When the cuckoo stopped calling!


I wake up for a glass of water at night. My eyes strain to read the clock. After some squinting and straining, I finally know the time – it is 2.00 a.m.

I go back to bed, but sleep eludes me. Until recently, our faithful cuckoo clock called out the hours, throughout the day. One morning, however, one of the heavy pinecone weights came crashing down, and that was that!

The pendulum stopped, the cuckoo stopped. The clock stopped working, and there’s no way now to lie down and know the time.

We bought it on one of our trips to Europe, and we’ve been in love with it ever since – not only for its beauty and elegance, but also for the workmanship, and the genius behind putting something like this together!

All these years, the cuckoo clock has been a source of entertainment to kids, who have visited our home. They stare open-mouthed, as the cuckoo comes out of its little door to announce the hour!

In addition to the cuckoo, there’s a whole lot of activity going on in the clock. A woodcutter chops wood in tandem with the cuckoo. He is one busy man, working right through the day, his concentration absolute and his focus, unwavering. Then again, we have these beautiful couples, who dance right after the cuckoo has announced the time. They dance to merry music.

It is a perfect day in the cuckoo world. People are busy, people are enjoying life and also aware of the passage of time, and the importance of hardwork. The whole cuckoo clock is designed like a beautiful chalet in the mountains. There are tiny windows on the clock, and every time I look at them, I think of all the little folk inside, and what they are doing – allowing my imagination to create my own stories.

The weekend after the cuckoo clock gave up, my husband decided to open it up to see if he could fix it. And we were awestruck! So many tiny little parts, so many gears, so many music boxes…all working seamlessly together.

Our little cuckoo lay there, awaiting instructions. The dancing couples stood frozen. The woodcutter looked frustrated with all the pending work.

And we then saw two small pipes that were attached to two bellows, and realized that those pipes and bellows were what made the ‘cuckoo’ sound! Such tiny parts, such perfection!

My husband tried his best, but the clock did not wake up!

We have to try getting it serviced by a specialist! Maybe it will work, maybe it will not, but for now it is back on our wall, a mute spectator to the goings-on in our home.

As I type this post, I also think about other treasured possessions which we have all had, and then had to give up or lose, or leave behind – toys, bicycles, pens, books, clothes, furniture, kitchen utensils.

These objects weave themselves into our lives unobtrusively. Some have more significance than others, some have fallen prey to our fragile memories and faded into oblivion.

And suddenly, one fine day, we see a photograph or something similar and the memories come rushing back…and for a brief period we are transported and nostalgia takes over.

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A string of pearls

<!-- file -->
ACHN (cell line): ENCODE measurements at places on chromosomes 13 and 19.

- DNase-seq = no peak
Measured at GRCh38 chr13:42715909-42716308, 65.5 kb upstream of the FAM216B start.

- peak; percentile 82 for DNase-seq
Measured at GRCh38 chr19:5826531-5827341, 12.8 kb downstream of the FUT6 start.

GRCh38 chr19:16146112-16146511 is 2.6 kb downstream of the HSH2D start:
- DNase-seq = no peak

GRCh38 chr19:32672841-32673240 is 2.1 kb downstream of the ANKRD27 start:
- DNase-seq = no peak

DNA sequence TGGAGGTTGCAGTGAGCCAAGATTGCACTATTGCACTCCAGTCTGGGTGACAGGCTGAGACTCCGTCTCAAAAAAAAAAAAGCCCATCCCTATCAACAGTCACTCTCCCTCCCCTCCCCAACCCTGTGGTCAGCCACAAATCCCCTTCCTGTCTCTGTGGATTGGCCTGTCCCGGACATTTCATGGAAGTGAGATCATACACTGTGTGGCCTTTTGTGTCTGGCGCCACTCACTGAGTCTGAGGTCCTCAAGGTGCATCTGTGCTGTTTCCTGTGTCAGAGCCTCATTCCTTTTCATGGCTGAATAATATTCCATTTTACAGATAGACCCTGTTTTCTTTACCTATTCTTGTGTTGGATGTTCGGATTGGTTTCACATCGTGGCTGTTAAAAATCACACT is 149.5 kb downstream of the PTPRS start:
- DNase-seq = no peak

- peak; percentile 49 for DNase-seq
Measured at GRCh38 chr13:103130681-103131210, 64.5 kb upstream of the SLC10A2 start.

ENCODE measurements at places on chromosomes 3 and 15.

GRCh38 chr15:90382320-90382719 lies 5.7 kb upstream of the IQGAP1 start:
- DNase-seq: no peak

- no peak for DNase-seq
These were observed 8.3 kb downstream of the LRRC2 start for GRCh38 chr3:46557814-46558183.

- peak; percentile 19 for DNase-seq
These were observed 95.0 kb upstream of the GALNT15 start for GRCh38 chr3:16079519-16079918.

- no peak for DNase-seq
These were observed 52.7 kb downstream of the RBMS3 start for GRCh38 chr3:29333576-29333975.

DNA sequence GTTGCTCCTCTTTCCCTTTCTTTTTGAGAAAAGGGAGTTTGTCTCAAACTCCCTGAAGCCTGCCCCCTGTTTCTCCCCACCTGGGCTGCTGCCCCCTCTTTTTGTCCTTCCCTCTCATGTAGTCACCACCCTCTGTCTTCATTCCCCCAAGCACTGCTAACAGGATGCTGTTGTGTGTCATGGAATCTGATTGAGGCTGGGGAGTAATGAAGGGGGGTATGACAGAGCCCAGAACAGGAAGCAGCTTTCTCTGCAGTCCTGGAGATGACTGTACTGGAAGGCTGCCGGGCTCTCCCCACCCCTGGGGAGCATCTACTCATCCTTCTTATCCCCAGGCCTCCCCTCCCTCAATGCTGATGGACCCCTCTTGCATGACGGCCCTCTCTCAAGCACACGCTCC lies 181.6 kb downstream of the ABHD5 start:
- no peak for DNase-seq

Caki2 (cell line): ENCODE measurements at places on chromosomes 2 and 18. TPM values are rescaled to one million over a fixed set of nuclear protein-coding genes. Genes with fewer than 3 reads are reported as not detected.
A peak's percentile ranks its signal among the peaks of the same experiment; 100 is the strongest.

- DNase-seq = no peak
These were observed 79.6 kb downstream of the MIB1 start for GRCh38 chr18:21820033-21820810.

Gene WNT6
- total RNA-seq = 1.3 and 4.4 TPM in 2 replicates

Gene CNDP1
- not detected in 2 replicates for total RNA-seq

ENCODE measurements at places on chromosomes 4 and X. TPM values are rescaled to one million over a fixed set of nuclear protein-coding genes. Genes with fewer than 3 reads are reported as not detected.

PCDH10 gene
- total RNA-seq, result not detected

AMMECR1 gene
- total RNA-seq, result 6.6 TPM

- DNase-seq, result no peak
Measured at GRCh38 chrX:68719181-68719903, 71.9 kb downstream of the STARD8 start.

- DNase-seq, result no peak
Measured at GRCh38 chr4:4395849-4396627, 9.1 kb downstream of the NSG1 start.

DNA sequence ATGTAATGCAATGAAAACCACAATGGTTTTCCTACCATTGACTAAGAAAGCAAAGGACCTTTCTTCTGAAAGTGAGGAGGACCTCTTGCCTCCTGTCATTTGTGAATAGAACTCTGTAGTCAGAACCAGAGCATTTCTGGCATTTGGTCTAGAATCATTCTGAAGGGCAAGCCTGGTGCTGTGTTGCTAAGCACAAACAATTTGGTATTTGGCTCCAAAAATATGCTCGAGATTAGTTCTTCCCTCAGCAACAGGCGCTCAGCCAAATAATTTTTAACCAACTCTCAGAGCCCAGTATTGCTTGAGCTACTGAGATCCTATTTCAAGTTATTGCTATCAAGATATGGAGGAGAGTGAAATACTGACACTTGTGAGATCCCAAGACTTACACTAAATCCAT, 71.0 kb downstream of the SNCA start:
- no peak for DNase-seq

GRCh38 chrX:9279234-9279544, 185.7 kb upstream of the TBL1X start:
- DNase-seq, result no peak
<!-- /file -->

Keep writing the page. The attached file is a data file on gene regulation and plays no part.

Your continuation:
It is 3.45 p.m. in the afternoon. The sky is a dull grey. It has been raining incessantly. The clouds have been busy grumbling and rumbling all day.

The rain has trickled down to a drizzle now. So I open all the windows, and let-in the rain-cooled air.

I head to the kitchen to make my afternoon cup of coffee! As the decoction falls into the filter, I start heating the milk. As I wait, my eyes scan my snack cupboard – the glass jars contain various types of savouries, sweets and dry fruits.

I settle for a muthusaram, which translates to ‘a string of pearls’ and a few strands of ribbon pakoda’. The muthusaram is a spiral and looks like a chain with small pearls dotting its surface. The ribbon pakoda simply looks like a ribbon (pictures below).

Images courtesy – indiamart.com

These savouries are made of rice, gram flour, asaefoetida, salt and chilli powder in various proportions to suit the savoury being made.

They are crisp and delicious, and go perfectly well with coffee and tea.

When we were growing up, no snacks were ever bought from shops. Most everything was homemade.

The collective term in Tamil for all these savouries and sweets put together is called bhakshanam.

So, usually in July, when the long Indian festival season starts, many different types of bhakshanams are made to celebrate the occasion.

Coffee/tea time was never complete without these yummy home made snacks.

There are murukkus, thenkuzhals, ribbon pakodas, thattais, cheedais and many more.

The names have always interested me. Thenkuzhal translates to tubes of honey, though there is no honey at all in the savoury. They look like tubes though, maybe the honey part of the name comes from their colour.

Most South Indian homes have this device called a naazhi, which is the secret to most snacks that are from the region.

Every naazhi comes with a set of plates, which have patterns cut into them – stars, thin strips, clovers, small holes and many more.

The naazhi can be of a pressing type or a rotational type. Once the dough is prepared, and the oil is warm enough, the dough is loaded into the naazhi, and one can very easily create tasty ‘strings of pearls or tubes of honey!’

Image courtesy – indiamart.com

Lots of hardwork there!

But totally worth it if you ask me, especially like now, when I am sitting and munching on a ribbon pakoda and sipping hot filter coffee, watching the rain, and having deep thoughts about life, its meaning, and sometimes just staring into space with no thoughts at all!